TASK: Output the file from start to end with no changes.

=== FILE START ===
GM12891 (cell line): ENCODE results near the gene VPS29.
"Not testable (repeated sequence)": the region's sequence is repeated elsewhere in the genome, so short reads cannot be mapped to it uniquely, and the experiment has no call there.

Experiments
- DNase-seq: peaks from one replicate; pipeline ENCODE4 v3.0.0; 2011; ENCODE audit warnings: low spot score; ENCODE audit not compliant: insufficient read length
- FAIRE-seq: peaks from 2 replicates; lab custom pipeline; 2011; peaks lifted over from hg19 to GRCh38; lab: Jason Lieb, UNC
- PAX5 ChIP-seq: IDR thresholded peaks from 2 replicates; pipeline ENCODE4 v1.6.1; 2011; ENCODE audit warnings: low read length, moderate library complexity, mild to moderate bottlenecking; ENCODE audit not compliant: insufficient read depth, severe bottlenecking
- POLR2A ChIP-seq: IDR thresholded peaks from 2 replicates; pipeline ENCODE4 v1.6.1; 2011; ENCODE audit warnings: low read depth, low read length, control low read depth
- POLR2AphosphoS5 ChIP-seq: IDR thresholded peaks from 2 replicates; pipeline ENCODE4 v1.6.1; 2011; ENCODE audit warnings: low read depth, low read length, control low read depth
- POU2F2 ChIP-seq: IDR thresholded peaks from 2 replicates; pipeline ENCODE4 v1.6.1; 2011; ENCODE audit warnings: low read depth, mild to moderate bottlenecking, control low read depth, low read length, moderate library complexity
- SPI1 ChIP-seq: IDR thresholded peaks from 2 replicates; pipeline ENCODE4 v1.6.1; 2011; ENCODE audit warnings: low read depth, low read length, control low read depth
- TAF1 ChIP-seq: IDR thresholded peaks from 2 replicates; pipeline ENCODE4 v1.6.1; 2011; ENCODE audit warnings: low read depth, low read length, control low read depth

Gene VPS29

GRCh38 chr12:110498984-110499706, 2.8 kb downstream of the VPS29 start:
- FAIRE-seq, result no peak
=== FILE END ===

GM12891 (cell line): ENCODE results near the gene VPS29.
"Not testable (repeated sequence)": the region's sequence is repeated elsewhere in the genome, so short reads cannot be mapped to it uniquely, and the experiment has no call there.

Experiments
- DNase-seq: peaks from one replicate; pipeline ENCODE4 v3.0.0; 2011; ENCODE audit warnings: low spot score; ENCODE audit not compliant: insufficient read length
- FAIRE-seq: peaks from 2 replicates; lab custom pipeline; 2011; peaks lifted over from hg19 to GRCh38; lab: Jason Lieb, UNC
- PAX5 ChIP-seq: IDR thresholded peaks from 2 replicates; pipeline ENCODE4 v1.6.1; 2011; ENCODE audit warnings: low read length, moderate library complexity, mild to moderate bottlenecking; ENCODE audit not compliant: insufficient read depth, severe bottlenecking
- POLR2A ChIP-seq: IDR thresholded peaks from 2 replicates; pipeline ENCODE4 v1.6.1; 2011; ENCODE audit warnings: low read depth, low read length, control low read depth
- POLR2AphosphoS5 ChIP-seq: IDR thresholded peaks from 2 replicates; pipeline ENCODE4 v1.6.1; 2011; ENCODE audit warnings: low read depth, low read length, control low read depth
- POU2F2 ChIP-seq: IDR thresholded peaks from 2 replicates; pipeline ENCODE4 v1.6.1; 2011; ENCODE audit warnings: low read depth, mild to moderate bottlenecking, control low read depth, low read length, moderate library complexity
- SPI1 ChIP-seq: IDR thresholded peaks from 2 replicates; pipeline ENCODE4 v1.6.1; 2011; ENCODE audit warnings: low read depth, low read length, control low read depth
- TAF1 ChIP-seq: IDR thresholded peaks from 2 replicates; pipeline ENCODE4 v1.6.1; 2011; ENCODE audit warnings: low read depth, low read length, control low read depth

Gene VPS29

GRCh38 chr12:110498984-110499706, 2.8 kb downstream of the VPS29 start:
- FAIRE-seq, result no peak